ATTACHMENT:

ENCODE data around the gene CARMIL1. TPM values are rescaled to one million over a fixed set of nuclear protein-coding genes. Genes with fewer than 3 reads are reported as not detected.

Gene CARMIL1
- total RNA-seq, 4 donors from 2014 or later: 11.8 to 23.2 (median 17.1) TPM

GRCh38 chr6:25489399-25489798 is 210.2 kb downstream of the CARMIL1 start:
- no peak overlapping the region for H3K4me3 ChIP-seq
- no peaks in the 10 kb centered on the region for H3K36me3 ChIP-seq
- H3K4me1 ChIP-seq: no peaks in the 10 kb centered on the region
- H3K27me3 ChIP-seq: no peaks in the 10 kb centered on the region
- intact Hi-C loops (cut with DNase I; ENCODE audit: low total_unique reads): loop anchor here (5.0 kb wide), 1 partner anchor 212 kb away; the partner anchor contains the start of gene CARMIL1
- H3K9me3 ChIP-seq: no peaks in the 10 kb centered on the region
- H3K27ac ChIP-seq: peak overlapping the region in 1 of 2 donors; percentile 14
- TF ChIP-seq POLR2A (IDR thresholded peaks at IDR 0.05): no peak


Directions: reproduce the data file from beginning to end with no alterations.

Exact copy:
ENCODE data around the gene CARMIL1. TPM values are rescaled to one million over a fixed set of nuclear protein-coding genes. Genes with fewer than 3 reads are reported as not detected.

Gene CARMIL1
- total RNA-seq, 4 donors from 2014 or later: 11.8 to 23.2 (median 17.1) TPM

GRCh38 chr6:25489399-25489798 is 210.2 kb downstream of the CARMIL1 start:
- no peak overlapping the region for H3K4me3 ChIP-seq
- no peaks in the 10 kb centered on the region for H3K36me3 ChIP-seq
- H3K4me1 ChIP-seq: no peaks in the 10 kb centered on the region
- H3K27me3 ChIP-seq: no peaks in the 10 kb centered on the region
- intact Hi-C loops (cut with DNase I; ENCODE audit: low total_unique reads): loop anchor here (5.0 kb wide), 1 partner anchor 212 kb away; the partner anchor contains the start of gene CARMIL1
- H3K9me3 ChIP-seq: no peaks in the 10 kb centered on the region
- H3K27ac ChIP-seq: peak overlapping the region in 1 of 2 donors; percentile 14
- TF ChIP-seq POLR2A (IDR thresholded peaks at IDR 0.05): no peak